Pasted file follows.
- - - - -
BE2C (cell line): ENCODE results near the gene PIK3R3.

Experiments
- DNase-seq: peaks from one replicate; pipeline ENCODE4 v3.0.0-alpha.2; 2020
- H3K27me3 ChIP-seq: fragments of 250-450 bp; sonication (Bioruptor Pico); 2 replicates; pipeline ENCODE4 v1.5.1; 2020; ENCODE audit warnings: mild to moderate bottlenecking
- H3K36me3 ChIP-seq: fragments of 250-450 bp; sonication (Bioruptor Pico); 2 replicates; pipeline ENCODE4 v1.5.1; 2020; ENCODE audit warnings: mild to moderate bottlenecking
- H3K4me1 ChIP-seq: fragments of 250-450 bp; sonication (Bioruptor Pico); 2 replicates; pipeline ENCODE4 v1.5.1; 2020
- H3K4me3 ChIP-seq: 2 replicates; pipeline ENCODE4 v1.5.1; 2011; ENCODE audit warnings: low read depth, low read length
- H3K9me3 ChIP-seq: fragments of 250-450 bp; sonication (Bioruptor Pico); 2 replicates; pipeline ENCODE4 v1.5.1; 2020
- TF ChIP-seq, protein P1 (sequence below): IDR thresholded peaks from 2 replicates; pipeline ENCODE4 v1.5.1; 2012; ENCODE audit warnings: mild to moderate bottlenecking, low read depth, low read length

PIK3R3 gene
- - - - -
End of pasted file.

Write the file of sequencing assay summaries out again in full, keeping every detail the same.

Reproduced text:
BE2C (cell line): ENCODE results near the gene PIK3R3.

Experiments
- DNase-seq: peaks from one replicate; pipeline ENCODE4 v3.0.0-alpha.2; 2020
- H3K27me3 ChIP-seq: fragments of 250-450 bp; sonication (Bioruptor Pico); 2 replicates; pipeline ENCODE4 v1.5.1; 2020; ENCODE audit warnings: mild to moderate bottlenecking
- H3K36me3 ChIP-seq: fragments of 250-450 bp; sonication (Bioruptor Pico); 2 replicates; pipeline ENCODE4 v1.5.1; 2020; ENCODE audit warnings: mild to moderate bottlenecking
- H3K4me1 ChIP-seq: fragments of 250-450 bp; sonication (Bioruptor Pico); 2 replicates; pipeline ENCODE4 v1.5.1; 2020
- H3K4me3 ChIP-seq: 2 replicates; pipeline ENCODE4 v1.5.1; 2011; ENCODE audit warnings: low read depth, low read length
- H3K9me3 ChIP-seq: fragments of 250-450 bp; sonication (Bioruptor Pico); 2 replicates; pipeline ENCODE4 v1.5.1; 2020
- TF ChIP-seq, protein P1 (sequence below): IDR thresholded peaks from 2 replicates; pipeline ENCODE4 v1.5.1; 2012; ENCODE audit warnings: mild to moderate bottlenecking, low read depth, low read length

PIK3R3 gene